A new assessment of the mainland clouded leopard’s conservation status has estimated the global population to be between 3,700 and 5,580 mature individuals. The lower end of this estimate would make the big cat rarer than the tiger, of which 4,000 are estimated to survive in the wild.
The mainland clouded leopard, found from the foothills of the Nepal Himalayas eastwards to southern China and south to Malaysia, is a rarely seen carnivore that spends much of its life in trees. Along with the similar Sunda clouded leopard of Sumatra and Borneo, which was determined to be a separate species in 2006, it is the world’s smallest ‘big cat’.
Assessments for the International Union for Conservation of Nature (IUCN) Red List of Threatened Species aim to assess the change in a species’ conservation status over three generations. The 2021 assessment is the first to look at the mainland clouded leopard since 2016. It found that over the last three generations (around 20-21 years for a big cat) the mainland clouded leopard has declined by more than 30% in both abundance and distribution.
“The assessment revealed that the mainland clouded leopard remains a threatened species and that it is absent from lots of the forest where it ought to be,” said Tom Gray, tiger recovery lead at WWF and lead author of the assessment. “In places in Myanmar, Cambodia, Vietnam and Laos, that have good habitat and where the species ought to occur, they are absent.”
A recent analysis of habitat and threats across the species’ range found that while still relatively widespread in northeast India, Bhutan, Myanmar, Thailand and Malaysia, the mainland clouded leopard may be totally extinct in Vietnam, and close to extinction in China and Bangladesh.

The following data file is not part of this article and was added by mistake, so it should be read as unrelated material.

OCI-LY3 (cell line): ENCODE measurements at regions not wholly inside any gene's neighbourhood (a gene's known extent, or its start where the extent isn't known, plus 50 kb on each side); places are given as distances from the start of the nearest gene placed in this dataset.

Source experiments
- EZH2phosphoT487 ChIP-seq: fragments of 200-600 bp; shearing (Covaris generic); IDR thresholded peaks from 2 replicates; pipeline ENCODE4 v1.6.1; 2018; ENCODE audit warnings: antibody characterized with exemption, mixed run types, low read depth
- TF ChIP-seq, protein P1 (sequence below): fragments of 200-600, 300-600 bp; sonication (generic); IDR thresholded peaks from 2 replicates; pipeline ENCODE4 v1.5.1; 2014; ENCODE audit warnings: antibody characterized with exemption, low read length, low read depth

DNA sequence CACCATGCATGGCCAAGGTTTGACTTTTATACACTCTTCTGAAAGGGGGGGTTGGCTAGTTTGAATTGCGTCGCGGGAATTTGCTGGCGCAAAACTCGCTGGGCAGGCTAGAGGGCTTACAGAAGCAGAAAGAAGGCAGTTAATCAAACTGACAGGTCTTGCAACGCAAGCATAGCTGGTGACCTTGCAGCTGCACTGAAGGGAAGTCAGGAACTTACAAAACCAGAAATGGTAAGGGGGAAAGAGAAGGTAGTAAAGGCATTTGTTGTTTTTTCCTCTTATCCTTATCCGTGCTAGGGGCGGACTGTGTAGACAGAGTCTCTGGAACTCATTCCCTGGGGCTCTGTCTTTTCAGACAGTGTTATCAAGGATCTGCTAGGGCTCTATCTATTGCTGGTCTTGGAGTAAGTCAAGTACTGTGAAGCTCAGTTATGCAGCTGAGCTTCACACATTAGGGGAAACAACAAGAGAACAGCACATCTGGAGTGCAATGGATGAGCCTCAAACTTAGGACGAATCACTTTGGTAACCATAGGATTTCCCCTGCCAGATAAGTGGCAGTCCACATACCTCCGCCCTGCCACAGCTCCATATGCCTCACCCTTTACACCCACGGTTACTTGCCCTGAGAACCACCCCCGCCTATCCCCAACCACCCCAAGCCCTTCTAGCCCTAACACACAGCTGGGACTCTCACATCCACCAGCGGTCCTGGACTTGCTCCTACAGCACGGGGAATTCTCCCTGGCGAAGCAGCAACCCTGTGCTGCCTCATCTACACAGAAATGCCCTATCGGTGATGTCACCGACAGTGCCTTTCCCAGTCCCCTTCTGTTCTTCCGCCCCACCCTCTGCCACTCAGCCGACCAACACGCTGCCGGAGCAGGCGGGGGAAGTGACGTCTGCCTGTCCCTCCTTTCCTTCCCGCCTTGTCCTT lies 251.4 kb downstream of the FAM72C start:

Challenges Of Counting An Elusive Cat
Unlike population figures for tigers in countries like India and Nepal, the estimate for the mainland clouded leopard was not reached by counting individuals. Instead, it was derived from extrapolating data on clouded leopard density in locations across its large Asian range where studies have been carried out. The fact that very little such data has been published, and large variation across its range in terms of habitat and threats, means that coming up with overall estimates of numbers and trends is very challenging.
“A lot of it was inference,” said Gray. “What we believe has happened based on habitat loss, trends of hunting, wildlife trade information, the number of snares in the forest.” Gray worked with a team of researchers from every country where the species occurs (with the exception of China) to collate information on clouded leopard density. This was mapped against the species’ known range to estimate the population and trends, taking into account threats like deforestation rate, prevalence of illegal hunting and wildlife trade.
Akchousanh Rasphone, conservation science director at the Wildlife Conservation Society in Laos, authored one of the very few longitudinal studies designed to monitor clouded leopard abundance over time. Her research, conducted with camera traps between 2013 and 2017 in a protected area of northern Laos, recorded the presence of individual animals in order to track population trends. Her study found a population in decline.
“Unfortunately it’s so much work and expensive, that you can’t really do that for the whole of Laos,” said Rasphone. Instead, the IUCN assessment’s authors collated data on density estimates for the mainland clouded leopard from non-longitudinal studies.
Even this data can be few and far between. Jimmy Borah, senior manager of the legal and advocacy division at NGO Aaranyak and a co-author of the assessment, explained how in India, most data on clouded leopard densities comes from information captured on camera traps during studies targeted at other species like tigers. “You need a robust number [of records] to estimate density, and such figures for clouded leopards are very rare,” said Borah.
A Multitude Of Threats Facing Clouded Leopards
The IUCN assessment paints a picture of a species facing threats to its survival across much of its range, particularly in Southeast Asia. “The biggest threat for the mainland clouded leopard is almost certainly poaching due to snaring, both directly targeted at clouded leopards but also where clouded leopards are caught as bycatch,” Gray told The Third Pole.